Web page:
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5 sports which you did not know originated in India

Snooker
Snooker was played by the British Army in India
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Sagnik Kundu

Several important things have been invented in India and the country's contribution in the field of sports cannot be undermined. A rich tradition of games and sports has been omnipresent in India since the ancient times. The tradition has been passed on through generations breaking the barriers of social divisions.

Various games which are now popular all around the world owe their origins in India. While many know that Kabaddi had its origin in India, not many know what other sports had their roots in Indian soil. These games transmitted to foreign countries from here, before they underwent further modification.

The spirit of sportsmanship in India can be dated back to the ancient era and Indians have always been enthusiastic when it comes to sport. The country has excelled in most of the different sports throughout time.

Here is a compilation of five sports which you did not know originated in India.

#5 Snooker

The modern form of snooker originated in the late 19th century. The British Army officers stationed in India played billiards regularly, and the game was improvised by them around that time.

During 1874 or 1875, a variation of the game using coloured balls in addition to the reds and black were used for pyramid pool and life pool at the officer’s mess in Jabalpur. Soon, in 1884, Sir Neville Chamberlain first formally finalised the rules of the game in Ooty, an Indian hill-station.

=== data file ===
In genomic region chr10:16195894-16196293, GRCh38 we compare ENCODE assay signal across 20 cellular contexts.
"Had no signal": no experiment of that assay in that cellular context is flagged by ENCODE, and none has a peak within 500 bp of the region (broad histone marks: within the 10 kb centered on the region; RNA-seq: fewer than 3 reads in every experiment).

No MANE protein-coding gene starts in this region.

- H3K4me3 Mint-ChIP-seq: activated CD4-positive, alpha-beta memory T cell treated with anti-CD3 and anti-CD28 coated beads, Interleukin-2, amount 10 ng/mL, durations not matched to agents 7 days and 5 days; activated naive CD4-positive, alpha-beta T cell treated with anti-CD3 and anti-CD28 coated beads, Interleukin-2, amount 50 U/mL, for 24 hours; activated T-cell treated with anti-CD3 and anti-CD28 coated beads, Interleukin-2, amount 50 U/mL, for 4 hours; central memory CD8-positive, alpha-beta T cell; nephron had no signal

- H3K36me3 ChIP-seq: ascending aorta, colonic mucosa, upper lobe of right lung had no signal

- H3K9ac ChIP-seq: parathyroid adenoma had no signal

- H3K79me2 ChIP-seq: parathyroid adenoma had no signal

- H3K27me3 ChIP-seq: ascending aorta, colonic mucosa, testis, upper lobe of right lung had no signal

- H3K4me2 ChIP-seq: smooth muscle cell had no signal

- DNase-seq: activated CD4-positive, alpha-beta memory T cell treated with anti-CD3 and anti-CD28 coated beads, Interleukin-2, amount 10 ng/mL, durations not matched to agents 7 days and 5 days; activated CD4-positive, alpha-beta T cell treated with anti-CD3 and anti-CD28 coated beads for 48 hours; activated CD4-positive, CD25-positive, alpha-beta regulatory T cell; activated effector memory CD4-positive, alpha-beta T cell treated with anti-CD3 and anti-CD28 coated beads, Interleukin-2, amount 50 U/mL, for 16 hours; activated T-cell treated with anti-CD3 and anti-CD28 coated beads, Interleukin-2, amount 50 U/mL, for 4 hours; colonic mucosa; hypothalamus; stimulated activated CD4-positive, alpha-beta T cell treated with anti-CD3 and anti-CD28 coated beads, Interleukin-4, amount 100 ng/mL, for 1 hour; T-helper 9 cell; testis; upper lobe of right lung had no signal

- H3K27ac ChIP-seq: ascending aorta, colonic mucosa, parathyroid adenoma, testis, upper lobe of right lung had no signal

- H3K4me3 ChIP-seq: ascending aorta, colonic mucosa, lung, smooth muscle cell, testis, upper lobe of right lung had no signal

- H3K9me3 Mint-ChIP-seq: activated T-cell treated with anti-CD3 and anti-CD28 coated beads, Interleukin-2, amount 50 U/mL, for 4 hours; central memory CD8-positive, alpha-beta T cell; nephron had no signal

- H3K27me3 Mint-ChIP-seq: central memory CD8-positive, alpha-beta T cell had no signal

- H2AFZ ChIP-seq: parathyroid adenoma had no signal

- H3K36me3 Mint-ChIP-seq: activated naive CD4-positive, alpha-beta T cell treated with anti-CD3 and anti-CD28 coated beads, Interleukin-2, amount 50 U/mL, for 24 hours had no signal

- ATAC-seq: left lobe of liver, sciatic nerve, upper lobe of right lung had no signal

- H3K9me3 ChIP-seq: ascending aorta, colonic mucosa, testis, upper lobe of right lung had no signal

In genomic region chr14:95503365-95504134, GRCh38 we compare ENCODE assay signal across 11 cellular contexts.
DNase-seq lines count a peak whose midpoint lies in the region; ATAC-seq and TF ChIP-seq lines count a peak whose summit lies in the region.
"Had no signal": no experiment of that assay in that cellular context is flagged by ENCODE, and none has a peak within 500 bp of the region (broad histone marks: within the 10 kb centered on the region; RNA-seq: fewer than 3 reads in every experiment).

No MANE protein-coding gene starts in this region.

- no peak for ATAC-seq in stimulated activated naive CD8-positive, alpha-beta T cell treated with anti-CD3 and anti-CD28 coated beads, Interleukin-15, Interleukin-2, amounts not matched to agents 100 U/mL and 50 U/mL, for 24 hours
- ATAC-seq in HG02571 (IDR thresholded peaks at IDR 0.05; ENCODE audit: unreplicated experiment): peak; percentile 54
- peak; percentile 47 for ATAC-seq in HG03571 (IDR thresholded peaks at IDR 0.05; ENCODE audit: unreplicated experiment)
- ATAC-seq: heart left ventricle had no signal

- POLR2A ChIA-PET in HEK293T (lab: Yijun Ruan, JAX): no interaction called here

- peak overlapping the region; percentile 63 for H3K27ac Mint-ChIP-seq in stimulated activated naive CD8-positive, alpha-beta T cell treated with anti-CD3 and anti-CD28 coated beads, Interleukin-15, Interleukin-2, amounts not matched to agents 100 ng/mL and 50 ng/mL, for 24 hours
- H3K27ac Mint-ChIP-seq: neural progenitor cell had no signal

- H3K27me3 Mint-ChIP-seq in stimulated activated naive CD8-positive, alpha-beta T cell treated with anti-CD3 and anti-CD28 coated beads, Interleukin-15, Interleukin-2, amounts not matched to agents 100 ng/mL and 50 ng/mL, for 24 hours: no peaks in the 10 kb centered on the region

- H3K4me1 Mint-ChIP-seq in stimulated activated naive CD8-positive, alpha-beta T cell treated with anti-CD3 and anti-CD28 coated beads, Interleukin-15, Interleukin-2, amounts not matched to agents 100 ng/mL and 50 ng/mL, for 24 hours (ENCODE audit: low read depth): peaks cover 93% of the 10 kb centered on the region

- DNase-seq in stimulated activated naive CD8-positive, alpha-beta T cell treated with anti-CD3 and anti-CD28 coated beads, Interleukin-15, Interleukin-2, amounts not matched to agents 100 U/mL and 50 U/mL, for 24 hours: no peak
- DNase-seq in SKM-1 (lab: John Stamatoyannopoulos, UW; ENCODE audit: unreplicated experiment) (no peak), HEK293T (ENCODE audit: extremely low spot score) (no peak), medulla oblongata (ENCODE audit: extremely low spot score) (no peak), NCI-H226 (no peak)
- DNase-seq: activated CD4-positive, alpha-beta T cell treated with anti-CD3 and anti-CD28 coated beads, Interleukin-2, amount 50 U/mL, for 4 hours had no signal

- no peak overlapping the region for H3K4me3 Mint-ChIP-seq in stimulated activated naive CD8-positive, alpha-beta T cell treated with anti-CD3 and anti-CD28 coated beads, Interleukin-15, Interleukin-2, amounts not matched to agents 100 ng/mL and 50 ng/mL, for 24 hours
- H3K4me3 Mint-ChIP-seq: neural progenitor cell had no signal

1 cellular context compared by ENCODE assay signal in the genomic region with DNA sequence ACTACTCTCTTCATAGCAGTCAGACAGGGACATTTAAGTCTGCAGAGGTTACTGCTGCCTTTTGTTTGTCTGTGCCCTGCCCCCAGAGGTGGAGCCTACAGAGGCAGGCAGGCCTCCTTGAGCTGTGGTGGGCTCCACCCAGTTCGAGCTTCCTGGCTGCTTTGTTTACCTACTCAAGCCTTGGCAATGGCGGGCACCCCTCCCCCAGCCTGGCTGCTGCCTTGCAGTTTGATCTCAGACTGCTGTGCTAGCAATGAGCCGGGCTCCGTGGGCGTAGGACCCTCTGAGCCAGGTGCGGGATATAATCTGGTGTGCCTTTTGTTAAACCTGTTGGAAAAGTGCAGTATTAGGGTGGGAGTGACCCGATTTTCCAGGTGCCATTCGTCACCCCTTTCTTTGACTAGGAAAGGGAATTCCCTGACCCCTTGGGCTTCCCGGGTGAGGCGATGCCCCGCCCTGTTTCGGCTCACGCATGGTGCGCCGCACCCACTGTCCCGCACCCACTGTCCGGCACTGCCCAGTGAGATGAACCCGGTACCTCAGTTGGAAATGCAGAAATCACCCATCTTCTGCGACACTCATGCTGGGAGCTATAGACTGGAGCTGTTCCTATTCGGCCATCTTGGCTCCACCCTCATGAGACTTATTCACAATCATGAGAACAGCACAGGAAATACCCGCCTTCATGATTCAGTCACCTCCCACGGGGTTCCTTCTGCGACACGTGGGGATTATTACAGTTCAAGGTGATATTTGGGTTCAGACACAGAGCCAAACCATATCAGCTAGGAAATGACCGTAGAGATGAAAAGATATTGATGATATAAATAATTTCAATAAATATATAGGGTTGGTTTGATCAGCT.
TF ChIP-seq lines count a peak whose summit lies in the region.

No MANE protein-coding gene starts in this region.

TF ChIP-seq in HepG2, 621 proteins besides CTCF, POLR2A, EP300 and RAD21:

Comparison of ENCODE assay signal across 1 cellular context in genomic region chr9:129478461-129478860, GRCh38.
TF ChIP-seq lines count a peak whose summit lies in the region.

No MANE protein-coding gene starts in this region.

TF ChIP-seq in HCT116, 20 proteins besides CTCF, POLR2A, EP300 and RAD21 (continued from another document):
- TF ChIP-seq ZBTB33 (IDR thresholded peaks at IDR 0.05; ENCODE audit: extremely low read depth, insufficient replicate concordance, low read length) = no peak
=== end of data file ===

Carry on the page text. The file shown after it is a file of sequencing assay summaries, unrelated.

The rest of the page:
The name ‘snooker’ is also directly derived from military colloquial ‘snooker’, which was a slang used for first-year cadets and inexperienced personnel. The popularity of the sport grew in proportions in England although it was primarily known as a gentleman’s game.

In India, Pankaj Advani, who is the first player who won both the points format and the time format titles in the World Billiards Championship in the year 2005, has been the pioneer of the sport in the recent years.

#4 Polo

Polo
Polo players from Manipur in India in 1885

It is said that India set the base for modern polo. Mughal emperor Babur had popularised the sport during the 15th century, and later Britishers played their part in globalising the sport. Polo was played initially only in Manipur and Jammu & Kashmir while a different version of the sport which involved elephants was played in the subcontinent of southern Asia.

Elephants were a symbol of the strength of the ancient monarchs in India and naturally, elephant polo was the "King of Sports." Cheitharol Kumbaba gives an account in The Royal Chronicle of Manipur of a Polo game being played among the friends of Ngonda Lairen Pakhangba, who had ascended the throne of Manipur in 33 AD.

The British colonists came to know about the magnificent game in the 19th century. In 1869 the game was first introduced in Great Britain and the first international match was played between the United States of America and England in 1886.

The popularity of the sport in India has risen and fallen over the years, but it never lost its regal status. The sport has been resurrected in the country through the emergence of privately owned teams in the past few years.

#3 Judo and Karate

Karate
Karate is a modified version of ancient Indian martial art form Kalaripayate